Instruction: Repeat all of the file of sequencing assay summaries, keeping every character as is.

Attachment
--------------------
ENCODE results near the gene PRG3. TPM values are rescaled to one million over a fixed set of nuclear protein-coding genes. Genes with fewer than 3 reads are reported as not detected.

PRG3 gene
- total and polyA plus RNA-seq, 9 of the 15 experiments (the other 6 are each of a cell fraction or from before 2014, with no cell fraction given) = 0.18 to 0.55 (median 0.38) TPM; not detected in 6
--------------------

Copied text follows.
ENCODE results near the gene PRG3. TPM values are rescaled to one million over a fixed set of nuclear protein-coding genes. Genes with fewer than 3 reads are reported as not detected.

PRG3 gene
- total and polyA plus RNA-seq, 9 of the 15 experiments (the other 6 are each of a cell fraction or from before 2014, with no cell fraction given) = 0.18 to 0.55 (median 0.38) TPM; not detected in 6